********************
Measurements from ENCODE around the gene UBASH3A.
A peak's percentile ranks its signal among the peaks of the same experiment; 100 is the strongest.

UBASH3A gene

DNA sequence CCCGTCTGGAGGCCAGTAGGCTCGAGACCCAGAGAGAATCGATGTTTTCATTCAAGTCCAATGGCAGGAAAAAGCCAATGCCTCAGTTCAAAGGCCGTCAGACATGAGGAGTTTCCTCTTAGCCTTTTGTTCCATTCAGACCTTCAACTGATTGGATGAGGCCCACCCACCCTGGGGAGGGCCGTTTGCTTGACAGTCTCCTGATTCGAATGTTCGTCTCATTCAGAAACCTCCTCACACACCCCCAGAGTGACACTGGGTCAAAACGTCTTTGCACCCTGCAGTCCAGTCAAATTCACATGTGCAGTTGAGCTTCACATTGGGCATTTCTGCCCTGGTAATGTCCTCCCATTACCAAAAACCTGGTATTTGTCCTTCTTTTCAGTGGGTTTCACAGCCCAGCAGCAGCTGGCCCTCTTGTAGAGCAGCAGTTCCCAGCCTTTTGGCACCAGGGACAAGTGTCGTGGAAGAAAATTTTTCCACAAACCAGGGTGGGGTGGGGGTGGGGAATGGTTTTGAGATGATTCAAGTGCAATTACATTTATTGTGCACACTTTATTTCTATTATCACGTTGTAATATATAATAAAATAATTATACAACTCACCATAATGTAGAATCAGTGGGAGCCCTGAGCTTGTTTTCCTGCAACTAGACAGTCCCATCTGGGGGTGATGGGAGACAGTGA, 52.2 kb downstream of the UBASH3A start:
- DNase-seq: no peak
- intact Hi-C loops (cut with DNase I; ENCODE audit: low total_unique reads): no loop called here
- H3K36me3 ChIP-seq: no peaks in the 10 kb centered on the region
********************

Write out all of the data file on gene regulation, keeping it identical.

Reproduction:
Measurements from ENCODE around the gene UBASH3A.
A peak's percentile ranks its signal among the peaks of the same experiment; 100 is the strongest.

UBASH3A gene

DNA sequence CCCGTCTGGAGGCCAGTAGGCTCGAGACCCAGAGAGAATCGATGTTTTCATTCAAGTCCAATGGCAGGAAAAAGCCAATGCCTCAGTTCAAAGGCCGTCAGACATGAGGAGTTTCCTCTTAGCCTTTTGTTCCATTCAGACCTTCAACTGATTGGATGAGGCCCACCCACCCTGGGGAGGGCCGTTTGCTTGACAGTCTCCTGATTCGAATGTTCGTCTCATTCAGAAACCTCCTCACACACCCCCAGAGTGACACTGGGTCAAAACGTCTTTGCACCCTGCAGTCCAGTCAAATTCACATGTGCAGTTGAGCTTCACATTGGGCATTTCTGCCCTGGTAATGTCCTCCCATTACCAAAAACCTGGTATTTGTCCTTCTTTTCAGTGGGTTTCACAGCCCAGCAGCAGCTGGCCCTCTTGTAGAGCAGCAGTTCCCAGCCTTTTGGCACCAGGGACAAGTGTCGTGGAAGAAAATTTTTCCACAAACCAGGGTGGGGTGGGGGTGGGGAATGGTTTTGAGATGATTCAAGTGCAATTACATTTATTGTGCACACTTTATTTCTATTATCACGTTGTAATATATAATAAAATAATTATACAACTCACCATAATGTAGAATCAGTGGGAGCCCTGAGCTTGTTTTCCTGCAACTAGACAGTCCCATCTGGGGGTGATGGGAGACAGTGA, 52.2 kb downstream of the UBASH3A start:
- DNase-seq: no peak
- intact Hi-C loops (cut with DNase I; ENCODE audit: low total_unique reads): no loop called here
- H3K36me3 ChIP-seq: no peaks in the 10 kb centered on the region